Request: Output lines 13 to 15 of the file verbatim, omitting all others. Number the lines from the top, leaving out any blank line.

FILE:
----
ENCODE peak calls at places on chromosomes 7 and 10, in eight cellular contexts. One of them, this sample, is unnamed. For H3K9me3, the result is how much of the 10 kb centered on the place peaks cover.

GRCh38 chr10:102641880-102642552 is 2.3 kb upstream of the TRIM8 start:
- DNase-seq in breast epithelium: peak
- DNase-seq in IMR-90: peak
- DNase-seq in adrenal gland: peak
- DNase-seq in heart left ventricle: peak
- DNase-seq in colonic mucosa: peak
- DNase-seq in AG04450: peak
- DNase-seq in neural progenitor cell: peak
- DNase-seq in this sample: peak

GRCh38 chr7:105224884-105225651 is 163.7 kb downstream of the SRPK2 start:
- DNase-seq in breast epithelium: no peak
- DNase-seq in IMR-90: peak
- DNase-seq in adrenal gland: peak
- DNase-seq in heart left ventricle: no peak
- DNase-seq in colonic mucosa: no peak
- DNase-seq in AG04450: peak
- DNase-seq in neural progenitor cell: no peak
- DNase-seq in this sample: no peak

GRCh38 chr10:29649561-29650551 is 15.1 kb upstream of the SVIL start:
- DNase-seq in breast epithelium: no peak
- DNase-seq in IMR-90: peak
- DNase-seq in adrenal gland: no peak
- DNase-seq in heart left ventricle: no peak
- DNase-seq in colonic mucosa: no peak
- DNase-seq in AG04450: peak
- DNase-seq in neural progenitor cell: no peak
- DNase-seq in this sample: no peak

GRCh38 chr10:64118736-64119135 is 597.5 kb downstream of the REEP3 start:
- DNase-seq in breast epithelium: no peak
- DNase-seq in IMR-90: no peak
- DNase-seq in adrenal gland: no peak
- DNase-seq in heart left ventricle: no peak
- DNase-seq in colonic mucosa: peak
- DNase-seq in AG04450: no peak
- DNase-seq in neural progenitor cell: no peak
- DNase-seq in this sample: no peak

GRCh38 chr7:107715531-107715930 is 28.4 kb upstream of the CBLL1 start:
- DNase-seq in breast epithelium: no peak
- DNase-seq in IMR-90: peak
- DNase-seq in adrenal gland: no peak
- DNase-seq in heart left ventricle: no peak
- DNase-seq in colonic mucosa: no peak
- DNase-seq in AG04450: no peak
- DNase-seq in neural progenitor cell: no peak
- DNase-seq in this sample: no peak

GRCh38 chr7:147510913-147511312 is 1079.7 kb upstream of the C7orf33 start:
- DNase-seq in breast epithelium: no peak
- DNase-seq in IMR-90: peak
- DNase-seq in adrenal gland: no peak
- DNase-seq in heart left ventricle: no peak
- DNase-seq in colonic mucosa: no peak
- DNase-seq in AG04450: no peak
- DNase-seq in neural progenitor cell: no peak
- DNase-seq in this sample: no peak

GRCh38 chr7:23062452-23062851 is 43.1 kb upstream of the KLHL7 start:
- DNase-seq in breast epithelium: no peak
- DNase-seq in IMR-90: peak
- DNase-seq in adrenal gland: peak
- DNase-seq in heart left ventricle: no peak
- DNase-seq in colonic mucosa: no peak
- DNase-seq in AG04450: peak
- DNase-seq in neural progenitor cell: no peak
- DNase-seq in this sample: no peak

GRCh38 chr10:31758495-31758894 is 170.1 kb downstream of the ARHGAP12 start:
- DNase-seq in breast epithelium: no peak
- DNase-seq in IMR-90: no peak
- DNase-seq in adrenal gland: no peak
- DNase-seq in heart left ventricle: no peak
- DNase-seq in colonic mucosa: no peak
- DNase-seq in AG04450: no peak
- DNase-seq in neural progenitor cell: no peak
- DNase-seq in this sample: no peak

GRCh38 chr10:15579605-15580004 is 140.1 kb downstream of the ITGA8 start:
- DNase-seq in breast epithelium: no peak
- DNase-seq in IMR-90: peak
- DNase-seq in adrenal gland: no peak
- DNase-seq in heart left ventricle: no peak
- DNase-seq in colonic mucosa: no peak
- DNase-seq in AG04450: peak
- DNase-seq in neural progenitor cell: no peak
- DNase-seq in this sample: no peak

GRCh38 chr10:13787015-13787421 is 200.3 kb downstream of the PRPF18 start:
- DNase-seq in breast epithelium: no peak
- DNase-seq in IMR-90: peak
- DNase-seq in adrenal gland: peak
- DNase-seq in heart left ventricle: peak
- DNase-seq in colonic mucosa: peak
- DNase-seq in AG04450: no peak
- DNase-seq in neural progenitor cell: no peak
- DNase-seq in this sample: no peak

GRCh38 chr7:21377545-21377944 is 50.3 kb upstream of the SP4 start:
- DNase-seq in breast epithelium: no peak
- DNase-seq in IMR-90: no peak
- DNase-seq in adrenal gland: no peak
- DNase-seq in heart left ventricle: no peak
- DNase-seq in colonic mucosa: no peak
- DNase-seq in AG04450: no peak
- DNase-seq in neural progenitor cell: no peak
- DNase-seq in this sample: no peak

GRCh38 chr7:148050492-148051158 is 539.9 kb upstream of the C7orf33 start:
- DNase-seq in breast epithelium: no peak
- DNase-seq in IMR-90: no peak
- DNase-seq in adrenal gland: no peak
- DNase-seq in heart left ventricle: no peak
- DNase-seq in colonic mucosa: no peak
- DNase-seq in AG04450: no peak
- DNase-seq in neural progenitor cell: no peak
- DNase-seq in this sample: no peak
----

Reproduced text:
- DNase-seq in IMR-90: peak
- DNase-seq in adrenal gland: peak
- DNase-seq in heart left ventricle: no peak